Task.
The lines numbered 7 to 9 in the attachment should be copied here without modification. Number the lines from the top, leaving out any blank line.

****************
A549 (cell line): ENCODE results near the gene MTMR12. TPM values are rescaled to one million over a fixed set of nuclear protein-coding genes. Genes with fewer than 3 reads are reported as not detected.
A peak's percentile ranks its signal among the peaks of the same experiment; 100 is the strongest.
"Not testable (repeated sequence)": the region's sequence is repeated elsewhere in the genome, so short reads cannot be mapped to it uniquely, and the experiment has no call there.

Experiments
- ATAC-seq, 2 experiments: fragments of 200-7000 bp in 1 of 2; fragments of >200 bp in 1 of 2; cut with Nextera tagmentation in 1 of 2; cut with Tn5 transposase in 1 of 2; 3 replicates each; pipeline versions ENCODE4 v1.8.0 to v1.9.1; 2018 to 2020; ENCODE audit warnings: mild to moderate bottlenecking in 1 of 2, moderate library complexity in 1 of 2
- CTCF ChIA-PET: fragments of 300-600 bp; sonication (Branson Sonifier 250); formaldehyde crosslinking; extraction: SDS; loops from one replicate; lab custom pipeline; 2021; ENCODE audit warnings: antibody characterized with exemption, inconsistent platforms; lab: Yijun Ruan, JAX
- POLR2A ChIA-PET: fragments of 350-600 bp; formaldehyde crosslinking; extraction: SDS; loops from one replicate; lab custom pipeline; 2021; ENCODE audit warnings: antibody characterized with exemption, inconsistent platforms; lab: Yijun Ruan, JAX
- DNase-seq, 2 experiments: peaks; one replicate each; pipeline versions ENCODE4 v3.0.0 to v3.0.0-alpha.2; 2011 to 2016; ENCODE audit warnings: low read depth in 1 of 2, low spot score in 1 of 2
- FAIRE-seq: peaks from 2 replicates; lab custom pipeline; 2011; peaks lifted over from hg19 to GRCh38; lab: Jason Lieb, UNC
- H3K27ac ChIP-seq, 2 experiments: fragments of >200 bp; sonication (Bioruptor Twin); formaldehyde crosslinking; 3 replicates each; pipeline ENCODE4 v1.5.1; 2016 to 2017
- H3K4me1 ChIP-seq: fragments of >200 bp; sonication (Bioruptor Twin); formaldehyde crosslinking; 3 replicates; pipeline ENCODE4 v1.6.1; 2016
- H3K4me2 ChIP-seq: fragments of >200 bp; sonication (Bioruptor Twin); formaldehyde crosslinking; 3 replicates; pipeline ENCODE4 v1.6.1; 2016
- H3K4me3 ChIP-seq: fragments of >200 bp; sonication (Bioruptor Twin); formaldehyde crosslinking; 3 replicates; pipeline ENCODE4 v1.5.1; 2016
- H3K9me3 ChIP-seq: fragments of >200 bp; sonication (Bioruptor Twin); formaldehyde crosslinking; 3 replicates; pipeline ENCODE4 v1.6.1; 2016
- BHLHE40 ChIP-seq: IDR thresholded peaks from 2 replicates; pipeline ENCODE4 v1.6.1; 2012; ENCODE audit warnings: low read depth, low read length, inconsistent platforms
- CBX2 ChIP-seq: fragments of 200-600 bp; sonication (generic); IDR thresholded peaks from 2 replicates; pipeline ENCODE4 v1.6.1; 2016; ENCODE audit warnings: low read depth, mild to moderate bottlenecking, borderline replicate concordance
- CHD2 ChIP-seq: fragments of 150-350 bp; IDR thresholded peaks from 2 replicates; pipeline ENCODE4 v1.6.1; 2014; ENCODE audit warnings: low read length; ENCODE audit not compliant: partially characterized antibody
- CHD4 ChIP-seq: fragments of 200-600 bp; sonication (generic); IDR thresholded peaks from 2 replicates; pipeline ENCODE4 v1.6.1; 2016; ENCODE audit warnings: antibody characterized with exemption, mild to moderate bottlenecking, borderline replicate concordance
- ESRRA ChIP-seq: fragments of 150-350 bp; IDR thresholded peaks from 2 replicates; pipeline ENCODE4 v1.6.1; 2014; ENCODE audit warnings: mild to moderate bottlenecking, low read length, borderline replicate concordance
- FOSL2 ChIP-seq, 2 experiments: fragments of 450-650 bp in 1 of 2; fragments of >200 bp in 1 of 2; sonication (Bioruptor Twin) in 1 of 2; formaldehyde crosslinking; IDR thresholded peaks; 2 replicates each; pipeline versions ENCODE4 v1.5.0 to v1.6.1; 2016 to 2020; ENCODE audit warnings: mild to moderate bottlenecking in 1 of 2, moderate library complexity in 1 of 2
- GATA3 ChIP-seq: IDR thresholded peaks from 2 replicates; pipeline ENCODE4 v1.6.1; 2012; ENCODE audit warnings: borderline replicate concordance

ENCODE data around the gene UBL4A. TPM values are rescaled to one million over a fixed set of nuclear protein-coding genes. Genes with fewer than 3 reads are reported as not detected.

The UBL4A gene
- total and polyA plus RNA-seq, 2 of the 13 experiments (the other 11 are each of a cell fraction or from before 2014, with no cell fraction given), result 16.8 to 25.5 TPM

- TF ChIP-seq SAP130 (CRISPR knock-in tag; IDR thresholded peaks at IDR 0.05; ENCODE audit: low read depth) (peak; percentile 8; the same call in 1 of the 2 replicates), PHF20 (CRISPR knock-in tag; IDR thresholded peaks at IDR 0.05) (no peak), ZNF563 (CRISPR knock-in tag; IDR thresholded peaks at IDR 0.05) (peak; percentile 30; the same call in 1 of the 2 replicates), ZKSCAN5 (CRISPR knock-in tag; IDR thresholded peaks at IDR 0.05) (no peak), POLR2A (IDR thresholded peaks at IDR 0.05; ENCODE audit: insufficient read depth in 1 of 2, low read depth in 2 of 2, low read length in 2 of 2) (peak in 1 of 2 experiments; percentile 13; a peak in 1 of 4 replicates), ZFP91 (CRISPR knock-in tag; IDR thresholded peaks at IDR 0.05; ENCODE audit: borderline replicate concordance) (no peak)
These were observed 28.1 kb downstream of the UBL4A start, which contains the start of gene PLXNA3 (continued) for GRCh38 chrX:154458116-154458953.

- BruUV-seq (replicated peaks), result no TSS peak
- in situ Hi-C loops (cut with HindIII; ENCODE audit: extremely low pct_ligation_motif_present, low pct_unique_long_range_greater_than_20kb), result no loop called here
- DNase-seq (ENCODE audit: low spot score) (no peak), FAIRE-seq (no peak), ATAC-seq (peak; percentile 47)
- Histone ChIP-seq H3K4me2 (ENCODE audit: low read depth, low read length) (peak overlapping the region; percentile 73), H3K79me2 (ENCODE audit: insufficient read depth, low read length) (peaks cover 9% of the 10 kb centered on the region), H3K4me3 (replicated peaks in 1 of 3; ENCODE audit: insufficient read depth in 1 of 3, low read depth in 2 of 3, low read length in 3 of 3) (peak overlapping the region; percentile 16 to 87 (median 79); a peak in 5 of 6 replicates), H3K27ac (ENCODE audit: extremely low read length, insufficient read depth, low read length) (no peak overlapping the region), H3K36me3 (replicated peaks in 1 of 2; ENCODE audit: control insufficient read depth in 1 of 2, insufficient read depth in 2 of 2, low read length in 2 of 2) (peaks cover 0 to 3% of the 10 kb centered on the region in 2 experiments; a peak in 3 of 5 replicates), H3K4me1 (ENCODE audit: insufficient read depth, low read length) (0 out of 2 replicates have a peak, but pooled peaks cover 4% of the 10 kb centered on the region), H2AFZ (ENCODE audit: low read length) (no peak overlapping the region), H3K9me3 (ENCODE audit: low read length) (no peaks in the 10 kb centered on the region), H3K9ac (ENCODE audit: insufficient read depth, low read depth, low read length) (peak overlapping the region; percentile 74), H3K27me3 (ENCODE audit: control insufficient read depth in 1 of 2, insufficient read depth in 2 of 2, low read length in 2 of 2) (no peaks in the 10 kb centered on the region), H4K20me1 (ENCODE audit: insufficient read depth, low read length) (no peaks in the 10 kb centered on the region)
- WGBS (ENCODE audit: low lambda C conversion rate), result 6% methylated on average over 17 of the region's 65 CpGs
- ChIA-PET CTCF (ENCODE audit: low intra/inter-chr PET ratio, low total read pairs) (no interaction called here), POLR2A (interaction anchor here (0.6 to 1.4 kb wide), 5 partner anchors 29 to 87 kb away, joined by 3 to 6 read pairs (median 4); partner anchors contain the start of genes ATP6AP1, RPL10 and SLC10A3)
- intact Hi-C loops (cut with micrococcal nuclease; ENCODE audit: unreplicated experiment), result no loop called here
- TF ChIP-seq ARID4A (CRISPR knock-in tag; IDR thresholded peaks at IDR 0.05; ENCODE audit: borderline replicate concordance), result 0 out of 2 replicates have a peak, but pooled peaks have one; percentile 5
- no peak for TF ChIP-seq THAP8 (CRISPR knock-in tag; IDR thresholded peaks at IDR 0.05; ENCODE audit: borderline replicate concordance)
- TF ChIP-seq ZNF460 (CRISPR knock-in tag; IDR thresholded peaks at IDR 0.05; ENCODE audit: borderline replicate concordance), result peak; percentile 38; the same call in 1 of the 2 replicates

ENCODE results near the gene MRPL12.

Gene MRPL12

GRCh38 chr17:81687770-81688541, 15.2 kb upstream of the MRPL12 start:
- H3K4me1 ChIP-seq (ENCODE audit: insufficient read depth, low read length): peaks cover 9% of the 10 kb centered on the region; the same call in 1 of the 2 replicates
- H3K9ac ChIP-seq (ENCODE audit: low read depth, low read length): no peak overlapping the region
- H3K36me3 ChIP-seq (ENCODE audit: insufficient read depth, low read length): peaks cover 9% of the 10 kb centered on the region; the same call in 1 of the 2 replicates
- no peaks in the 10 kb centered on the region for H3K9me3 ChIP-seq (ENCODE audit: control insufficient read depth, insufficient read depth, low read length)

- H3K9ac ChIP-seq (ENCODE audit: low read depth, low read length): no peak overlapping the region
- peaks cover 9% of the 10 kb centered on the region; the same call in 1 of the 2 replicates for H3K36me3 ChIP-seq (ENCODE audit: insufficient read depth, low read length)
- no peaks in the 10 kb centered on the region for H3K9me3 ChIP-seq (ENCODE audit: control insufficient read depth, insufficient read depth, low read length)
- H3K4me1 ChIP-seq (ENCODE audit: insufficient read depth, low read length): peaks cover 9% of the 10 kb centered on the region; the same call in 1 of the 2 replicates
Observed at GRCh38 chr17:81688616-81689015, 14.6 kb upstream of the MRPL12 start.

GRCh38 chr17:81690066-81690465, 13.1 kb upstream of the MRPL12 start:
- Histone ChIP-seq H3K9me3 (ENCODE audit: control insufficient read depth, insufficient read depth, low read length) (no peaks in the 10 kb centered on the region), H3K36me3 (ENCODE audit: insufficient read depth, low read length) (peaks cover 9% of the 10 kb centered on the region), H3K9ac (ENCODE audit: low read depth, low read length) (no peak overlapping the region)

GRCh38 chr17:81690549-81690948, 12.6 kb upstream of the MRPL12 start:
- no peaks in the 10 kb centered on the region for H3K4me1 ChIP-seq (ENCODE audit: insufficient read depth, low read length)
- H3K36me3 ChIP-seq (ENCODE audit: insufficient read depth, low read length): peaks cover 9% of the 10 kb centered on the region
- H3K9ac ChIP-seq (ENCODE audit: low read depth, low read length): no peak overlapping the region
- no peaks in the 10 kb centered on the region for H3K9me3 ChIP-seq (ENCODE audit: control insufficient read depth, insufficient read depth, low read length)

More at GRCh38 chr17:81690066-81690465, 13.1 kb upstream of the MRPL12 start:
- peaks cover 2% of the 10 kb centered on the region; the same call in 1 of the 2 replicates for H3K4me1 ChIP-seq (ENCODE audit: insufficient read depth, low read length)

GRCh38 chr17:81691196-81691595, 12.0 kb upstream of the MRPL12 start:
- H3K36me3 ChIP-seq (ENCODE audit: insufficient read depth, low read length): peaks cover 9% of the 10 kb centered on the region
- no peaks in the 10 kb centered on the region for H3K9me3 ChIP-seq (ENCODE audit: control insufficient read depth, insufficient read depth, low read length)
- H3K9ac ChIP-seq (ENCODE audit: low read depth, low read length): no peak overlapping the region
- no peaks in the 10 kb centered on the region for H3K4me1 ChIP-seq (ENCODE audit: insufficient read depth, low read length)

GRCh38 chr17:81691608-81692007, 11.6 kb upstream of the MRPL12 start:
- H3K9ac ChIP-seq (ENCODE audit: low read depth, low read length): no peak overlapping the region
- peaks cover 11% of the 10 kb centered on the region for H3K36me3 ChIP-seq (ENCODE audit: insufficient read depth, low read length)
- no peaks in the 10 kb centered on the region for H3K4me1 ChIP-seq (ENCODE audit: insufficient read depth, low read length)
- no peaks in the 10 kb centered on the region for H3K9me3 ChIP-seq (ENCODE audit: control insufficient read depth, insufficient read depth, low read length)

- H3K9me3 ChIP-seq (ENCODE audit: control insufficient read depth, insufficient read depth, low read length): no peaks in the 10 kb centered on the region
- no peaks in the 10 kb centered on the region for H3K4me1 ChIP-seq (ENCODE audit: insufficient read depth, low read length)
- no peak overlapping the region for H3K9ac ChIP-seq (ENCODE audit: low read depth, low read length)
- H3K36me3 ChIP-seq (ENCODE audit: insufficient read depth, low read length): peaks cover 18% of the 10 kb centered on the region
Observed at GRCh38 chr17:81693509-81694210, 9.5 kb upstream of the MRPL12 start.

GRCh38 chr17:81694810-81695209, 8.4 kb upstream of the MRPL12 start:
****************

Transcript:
- POLR2A ChIA-PET: fragments of 350-600 bp; formaldehyde crosslinking; extraction: SDS; loops from one replicate; lab custom pipeline; 2021; ENCODE audit warnings: antibody characterized with exemption, inconsistent platforms; lab: Yijun Ruan, JAX
- DNase-seq, 2 experiments: peaks; one replicate each; pipeline versions ENCODE4 v3.0.0 to v3.0.0-alpha.2; 2011 to 2016; ENCODE audit warnings: low read depth in 1 of 2, low spot score in 1 of 2
- FAIRE-seq: peaks from 2 replicates; lab custom pipeline; 2011; peaks lifted over from hg19 to GRCh38; lab: Jason Lieb, UNC